ManThis is part of an ongoing series book study which complements the Thursday and Friday morning Men’s book study on prayer.  Read the other chapter discussions here.  Read along with us!  Last Week: The Greatness of Prayer

What is prayer?

Many have tried to define prayer through the years. Recent, secular, modern scholars such as Freud, Jung, Heiler and others have made attempts through psychological and anthropological systems (35-41) to classify and rate the superiority of prayers. Most of these scholars gravitate toward the Eastern religions as superior in methods and ends. Timothy Keller breaks all of this down for us in a very compact way in chapter three.

Prayer as instinct.  But Why?

One way to do this is to look at the broad practice of prayer to identify religions which dedicated to its regularity and rigor. However, Keller points out that these acadmic professionals base their judgement of these religions on a worldview consumed with self-interest. In this chapter we encounter a counter-cultural Biblical idea of prayer fueled by a desire to come closer to God and to know God more because we are made in the image of God. This is the first understanding of prayer that Keller gives us–prayer as “instinct” (45). But, we are not driven simply by instinct.


Prayer as gift

Keller goes on to give us an additional understanding of prayer as “gift” (45).  Christ mediates our prayers (through the gift of the Holy Spirit) by giving our prayers “express delivery” directly to the Father’s ear.  While we must never allow our prayer life to become lazy, we do not rely on many words or purgation to establish a right prayer life. To the secular scholar, this no doubt looks inferior when compared to the busy prayers of pagans. But, we do not serve a God who looks only at outward appearance. This is where the power of the “intimate conversation” (49) becomes apparent.  Good conversations make “knowing” the other person the ultimate end.

Prayer as conversation and not monologue

If our prayer life seeks any end other than seeing God more clearly, then we run the risk of having prayer become an end in and of itself. That renders prayer as monologue and misses what Keller shares of John Knox’s experience, that prayer is “an earnest and familiar talking with God” (49).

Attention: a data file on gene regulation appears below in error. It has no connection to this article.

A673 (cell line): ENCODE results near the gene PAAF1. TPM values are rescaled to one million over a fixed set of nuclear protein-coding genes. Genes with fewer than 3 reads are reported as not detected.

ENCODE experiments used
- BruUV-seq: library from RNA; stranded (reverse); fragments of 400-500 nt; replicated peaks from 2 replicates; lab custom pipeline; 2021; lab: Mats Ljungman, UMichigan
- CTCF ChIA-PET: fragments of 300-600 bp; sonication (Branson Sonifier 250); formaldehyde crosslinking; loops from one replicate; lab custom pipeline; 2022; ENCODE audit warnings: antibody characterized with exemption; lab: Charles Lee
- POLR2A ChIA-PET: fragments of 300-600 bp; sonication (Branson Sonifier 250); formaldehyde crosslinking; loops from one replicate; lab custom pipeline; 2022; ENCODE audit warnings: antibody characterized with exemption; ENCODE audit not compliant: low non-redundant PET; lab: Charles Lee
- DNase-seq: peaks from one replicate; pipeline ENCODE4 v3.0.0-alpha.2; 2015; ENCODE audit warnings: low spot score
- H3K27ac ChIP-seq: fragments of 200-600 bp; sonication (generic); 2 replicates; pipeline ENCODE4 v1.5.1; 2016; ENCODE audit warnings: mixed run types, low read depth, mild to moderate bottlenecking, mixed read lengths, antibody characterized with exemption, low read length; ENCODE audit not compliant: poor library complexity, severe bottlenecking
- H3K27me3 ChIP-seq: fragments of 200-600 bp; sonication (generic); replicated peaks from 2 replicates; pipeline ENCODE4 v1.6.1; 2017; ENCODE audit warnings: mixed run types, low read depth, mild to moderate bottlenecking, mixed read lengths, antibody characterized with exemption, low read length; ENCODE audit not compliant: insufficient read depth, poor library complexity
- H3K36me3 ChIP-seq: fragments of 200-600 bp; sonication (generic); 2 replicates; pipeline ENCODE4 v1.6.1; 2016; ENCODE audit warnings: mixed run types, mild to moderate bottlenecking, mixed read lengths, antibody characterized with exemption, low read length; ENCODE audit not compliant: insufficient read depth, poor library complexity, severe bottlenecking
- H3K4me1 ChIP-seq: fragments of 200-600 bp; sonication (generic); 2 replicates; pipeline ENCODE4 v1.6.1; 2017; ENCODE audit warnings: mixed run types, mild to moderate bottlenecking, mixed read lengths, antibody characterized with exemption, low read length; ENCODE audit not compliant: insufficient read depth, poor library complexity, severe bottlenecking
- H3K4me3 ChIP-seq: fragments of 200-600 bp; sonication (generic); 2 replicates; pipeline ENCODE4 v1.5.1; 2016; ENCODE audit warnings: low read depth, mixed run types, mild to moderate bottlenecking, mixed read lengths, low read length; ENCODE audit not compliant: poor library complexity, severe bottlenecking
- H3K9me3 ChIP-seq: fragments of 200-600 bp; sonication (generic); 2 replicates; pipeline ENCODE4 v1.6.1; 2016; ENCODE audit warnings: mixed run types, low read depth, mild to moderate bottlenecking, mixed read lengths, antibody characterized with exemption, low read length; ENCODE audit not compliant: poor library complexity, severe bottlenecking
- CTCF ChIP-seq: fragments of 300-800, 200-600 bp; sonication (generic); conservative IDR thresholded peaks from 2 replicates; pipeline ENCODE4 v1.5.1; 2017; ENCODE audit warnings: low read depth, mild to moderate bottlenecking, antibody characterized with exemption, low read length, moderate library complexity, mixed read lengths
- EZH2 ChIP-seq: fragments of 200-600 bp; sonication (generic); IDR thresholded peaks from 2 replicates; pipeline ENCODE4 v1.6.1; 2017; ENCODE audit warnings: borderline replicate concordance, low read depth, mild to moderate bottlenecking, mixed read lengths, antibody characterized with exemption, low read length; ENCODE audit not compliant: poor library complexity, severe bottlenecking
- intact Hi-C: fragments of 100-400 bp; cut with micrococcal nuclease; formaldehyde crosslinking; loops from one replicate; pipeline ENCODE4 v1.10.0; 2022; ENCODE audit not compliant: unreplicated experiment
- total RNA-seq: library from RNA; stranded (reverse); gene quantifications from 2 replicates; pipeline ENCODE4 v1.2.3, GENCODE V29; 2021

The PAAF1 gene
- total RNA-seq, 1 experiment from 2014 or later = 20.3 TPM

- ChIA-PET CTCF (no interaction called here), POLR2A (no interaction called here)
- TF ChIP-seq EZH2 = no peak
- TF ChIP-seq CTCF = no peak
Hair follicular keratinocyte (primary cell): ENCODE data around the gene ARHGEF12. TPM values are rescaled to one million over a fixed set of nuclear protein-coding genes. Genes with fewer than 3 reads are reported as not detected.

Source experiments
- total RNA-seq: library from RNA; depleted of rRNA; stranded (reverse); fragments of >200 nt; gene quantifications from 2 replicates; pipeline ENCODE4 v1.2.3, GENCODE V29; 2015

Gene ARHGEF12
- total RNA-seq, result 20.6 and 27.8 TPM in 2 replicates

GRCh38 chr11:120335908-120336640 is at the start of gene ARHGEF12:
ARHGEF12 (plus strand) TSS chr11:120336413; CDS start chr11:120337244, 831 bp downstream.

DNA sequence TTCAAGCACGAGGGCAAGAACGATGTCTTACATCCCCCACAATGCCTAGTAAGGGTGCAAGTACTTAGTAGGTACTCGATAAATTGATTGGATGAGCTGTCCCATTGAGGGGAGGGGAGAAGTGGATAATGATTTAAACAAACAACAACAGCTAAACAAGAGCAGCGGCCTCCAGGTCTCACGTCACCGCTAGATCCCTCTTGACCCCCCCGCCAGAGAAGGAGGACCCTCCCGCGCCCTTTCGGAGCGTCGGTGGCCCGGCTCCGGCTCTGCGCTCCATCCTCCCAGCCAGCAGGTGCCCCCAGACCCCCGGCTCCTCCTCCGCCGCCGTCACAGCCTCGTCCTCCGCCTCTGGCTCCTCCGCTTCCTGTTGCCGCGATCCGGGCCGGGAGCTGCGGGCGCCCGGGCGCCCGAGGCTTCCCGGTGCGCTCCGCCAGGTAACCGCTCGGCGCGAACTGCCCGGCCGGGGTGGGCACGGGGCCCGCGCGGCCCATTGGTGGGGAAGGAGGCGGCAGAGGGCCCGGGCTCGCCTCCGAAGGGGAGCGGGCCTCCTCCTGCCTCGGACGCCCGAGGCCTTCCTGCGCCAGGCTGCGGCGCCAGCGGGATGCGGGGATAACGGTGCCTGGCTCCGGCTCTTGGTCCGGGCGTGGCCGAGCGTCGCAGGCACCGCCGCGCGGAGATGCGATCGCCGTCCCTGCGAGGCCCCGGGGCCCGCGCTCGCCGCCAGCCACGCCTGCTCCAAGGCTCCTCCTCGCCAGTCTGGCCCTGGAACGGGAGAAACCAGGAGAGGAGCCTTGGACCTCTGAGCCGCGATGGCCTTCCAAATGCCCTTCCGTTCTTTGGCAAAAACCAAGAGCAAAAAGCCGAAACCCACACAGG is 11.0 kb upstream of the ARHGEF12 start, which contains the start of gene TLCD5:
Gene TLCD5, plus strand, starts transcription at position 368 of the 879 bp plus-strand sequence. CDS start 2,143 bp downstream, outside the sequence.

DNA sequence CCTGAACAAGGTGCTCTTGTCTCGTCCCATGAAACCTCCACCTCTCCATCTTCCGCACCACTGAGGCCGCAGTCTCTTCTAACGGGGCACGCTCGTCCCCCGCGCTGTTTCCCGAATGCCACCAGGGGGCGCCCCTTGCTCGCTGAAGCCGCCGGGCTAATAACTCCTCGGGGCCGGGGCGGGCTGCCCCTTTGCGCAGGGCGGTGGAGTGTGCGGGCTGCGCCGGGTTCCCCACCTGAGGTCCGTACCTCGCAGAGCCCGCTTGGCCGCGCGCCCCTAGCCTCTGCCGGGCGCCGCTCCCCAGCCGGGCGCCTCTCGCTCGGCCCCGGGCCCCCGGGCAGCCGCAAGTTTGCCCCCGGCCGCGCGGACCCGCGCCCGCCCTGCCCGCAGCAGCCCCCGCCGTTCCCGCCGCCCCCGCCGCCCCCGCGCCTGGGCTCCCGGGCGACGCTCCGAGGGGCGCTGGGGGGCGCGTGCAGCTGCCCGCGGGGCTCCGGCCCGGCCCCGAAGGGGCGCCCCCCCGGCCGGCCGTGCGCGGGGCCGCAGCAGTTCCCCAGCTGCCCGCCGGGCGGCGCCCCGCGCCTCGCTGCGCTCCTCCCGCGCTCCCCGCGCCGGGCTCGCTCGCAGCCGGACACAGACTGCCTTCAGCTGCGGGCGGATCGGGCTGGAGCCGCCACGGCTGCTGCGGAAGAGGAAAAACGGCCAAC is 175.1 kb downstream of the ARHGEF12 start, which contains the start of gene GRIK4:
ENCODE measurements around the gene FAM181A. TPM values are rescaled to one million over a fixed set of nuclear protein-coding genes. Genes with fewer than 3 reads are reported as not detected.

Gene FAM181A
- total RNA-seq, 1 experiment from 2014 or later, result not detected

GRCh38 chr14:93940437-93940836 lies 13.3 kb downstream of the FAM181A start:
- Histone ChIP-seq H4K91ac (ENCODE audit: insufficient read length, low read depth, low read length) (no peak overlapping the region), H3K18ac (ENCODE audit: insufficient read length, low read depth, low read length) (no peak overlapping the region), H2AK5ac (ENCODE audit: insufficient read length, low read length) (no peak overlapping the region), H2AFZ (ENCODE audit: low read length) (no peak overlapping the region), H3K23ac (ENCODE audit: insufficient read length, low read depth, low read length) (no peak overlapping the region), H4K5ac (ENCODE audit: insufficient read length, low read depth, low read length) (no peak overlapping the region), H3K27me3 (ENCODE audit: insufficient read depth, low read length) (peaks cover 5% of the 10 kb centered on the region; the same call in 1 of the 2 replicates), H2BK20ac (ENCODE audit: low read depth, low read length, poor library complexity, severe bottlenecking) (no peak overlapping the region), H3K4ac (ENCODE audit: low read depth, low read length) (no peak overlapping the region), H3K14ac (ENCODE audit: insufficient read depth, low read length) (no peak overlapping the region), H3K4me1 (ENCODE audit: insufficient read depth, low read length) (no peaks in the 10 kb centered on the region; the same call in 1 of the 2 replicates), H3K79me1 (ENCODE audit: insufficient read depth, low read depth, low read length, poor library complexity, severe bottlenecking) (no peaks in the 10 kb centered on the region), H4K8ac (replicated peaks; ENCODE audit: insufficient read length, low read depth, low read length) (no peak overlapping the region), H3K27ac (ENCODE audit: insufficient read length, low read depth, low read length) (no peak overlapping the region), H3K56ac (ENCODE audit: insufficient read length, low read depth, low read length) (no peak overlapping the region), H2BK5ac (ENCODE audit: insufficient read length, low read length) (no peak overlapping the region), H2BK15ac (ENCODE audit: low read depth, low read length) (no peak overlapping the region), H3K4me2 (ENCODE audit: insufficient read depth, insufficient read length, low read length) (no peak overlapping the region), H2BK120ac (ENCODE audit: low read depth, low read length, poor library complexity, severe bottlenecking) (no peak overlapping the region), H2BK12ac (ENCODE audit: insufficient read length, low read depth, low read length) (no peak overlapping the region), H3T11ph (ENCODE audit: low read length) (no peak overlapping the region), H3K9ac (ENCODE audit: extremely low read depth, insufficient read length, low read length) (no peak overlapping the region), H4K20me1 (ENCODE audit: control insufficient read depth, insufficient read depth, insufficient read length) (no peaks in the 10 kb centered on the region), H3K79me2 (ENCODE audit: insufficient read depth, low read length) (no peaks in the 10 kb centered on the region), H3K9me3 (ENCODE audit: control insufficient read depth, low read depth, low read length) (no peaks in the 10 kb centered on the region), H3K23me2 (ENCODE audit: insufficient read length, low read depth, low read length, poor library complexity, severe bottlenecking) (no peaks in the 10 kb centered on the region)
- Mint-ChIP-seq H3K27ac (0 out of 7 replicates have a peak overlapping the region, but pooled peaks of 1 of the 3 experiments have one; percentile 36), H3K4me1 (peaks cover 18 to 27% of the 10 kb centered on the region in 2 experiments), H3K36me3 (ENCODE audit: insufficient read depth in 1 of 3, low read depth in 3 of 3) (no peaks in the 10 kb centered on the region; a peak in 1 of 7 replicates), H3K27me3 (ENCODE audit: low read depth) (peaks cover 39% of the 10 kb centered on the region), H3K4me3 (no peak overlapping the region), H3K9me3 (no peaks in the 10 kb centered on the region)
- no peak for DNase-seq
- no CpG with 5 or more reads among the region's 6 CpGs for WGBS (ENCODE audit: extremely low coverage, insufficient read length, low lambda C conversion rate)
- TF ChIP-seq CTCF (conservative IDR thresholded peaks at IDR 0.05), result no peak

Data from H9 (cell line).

Questions for Discussion:

  1. Does the fact that adherents to other religions pray more than we do cause you any conviction? From where does that conviction come? Is it valid? Why or why not?
  2. Discuss the various ideas about prayer on pages 37-43. Why do you suppose these scholars gravitated toward Eastern religions? How has this paved the way for acceptance of these practices in Western society? Have you seen these practices in the Western Christian church? What has been the effect?
  3. “One Hindu monk describing samadhi says that when he attained it, “there was no god to speak of, except himself” (41). How does this remind you of original sin? What happens when prayers begin and end with us?
  4. Read page 41(last sentence) through page 43 again and discuss Jonathan Edwards’ view of prayer. Could we describe Edwards as mystical? What is the difference between a mystical view of prayer and mysticism?


On your own:

Tim Keller outlined four changes to his private devotional life, which helped him grow in understanding of prayer. Since we started the study we have been adding one of these a week. Are you at a place where you can add another? How has your prayer life changed over the last few weeks?

  1. He began reading and praying through the Psalms daily
  2. He put time of meditation as a transitional discipline between Bible reading and his time of prayer
  3. He prayed morning and evening
  4. He began praying with greater expectation

In chapter two we heard Paul’s appeal for us to know God better. In chapter three, Keller points us to knowing God better being the way Job’s prayer’s became fuller. As you live into Paul’s prayer, focus on simply conversing with God. While we approach God’s throne with deep reverence, we also have the privilege of being called “friend.” Take the opportunity this week to speak with God in an intimate way.

Next Week, Chapter Four: Conversing with God

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